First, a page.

arrangement committee was appointed:
John W. Tomlinson. John C. Pugh, Sam
\Y. John, Joseph H. Collins, John \V.
O’Neill. E. VY. Barrett. N. C. Miller. John
L. Parker, H. K. White. J. H. McCleary,
R. M. McCullough. R. P. Wetmore, J. S.
Gillespy. W. C. Garrett.
A resolution was passed, authorizing
this committee to confer with the demo
crats of the state with a view of ar
ranging for all democrats who care to
attend to meet at the Hoffman house.
New York, on August 29 and 30. and go in
a body as a reception committee from
Alabama, and to participate in a general
reception to Mr. Bryan on his return from
a trip around the world. Alabama demo
crats desiring to attend are requested to
write to any one of the above committee
or to William Hoge, president of the Com
mercial Travelers’ Anti-Trust League,
Headquarters Bryan Reception Commit
tee. Room 100. Hotel Victoria. Broadw’ay
and Twenty-seventh Street, New York.
John L. Parker, secretary, was instruct
ed to write letters to all the railroads re
questing a one fare rate from all points in
Alabama.
Continues Dreyfus Argument.
Paris. June 26.—Procurator General Bau
douin, in the supreme court, today con
tinued Ids argument in the Dreyfus ease,
detailing the errors made at the Rennes
court-martial, warranting the quashing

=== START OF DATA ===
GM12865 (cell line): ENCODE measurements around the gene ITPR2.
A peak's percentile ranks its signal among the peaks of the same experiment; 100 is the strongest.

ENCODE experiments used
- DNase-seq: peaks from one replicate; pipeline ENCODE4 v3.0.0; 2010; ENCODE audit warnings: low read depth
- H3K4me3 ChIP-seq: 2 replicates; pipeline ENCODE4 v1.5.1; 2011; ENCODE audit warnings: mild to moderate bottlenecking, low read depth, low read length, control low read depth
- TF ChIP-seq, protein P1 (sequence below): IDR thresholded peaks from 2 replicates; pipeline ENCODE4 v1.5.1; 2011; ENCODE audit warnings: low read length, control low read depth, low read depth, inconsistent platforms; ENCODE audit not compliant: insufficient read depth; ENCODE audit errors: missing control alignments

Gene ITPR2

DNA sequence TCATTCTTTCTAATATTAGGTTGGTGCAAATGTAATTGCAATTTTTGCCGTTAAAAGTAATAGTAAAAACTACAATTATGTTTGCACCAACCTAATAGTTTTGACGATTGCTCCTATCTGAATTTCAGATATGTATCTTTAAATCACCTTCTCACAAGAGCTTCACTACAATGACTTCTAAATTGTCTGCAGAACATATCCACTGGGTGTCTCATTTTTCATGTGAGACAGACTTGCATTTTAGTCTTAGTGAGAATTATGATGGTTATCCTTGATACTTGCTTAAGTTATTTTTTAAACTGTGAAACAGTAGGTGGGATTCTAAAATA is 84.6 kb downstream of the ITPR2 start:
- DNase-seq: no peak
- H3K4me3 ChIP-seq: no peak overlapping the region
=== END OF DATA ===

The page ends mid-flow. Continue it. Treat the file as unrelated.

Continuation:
of the sentence.
Best Hosiery]
\ Monarch
j I Hosiery
“Knit to fit and
fit to ii>ear”
25c 50c 75c
Are you looking
for a cool, comfort
ible, beautiful stocking ?
If so, get the Monarch
Hosiery, Made Best, Fin
Best and Lasts Best.
Your dealer can supply
you.
The word ‘‘Monarch’’
is stamped on the
World’s Best
Hosiery.
Rice-Stix
Dry Goods
Company
mgm st. lmjb
;— ---.-1
There’s no mistake about this weather,
its hot, and you’ve got to shop, so don’t forget
the coolest place with the best bargains. Re
member the Blue Pencil is doing double end
duty this week.
Shirt Waists
$2.00 Waists $1.15
These are the white lawn kind.
In all the latest styles, button front
or back, long and elbow sleeves,
lace and embroidery trimmed, mak
ing a good knock-about or dress-up
waist, our regular $2.00 value.
Blue Penciled to $1.15
New ‘‘Peter Pan”
The new Peter Pan Shirtwaist
is now in vogue for this sudden hot
weather—extra fine quality white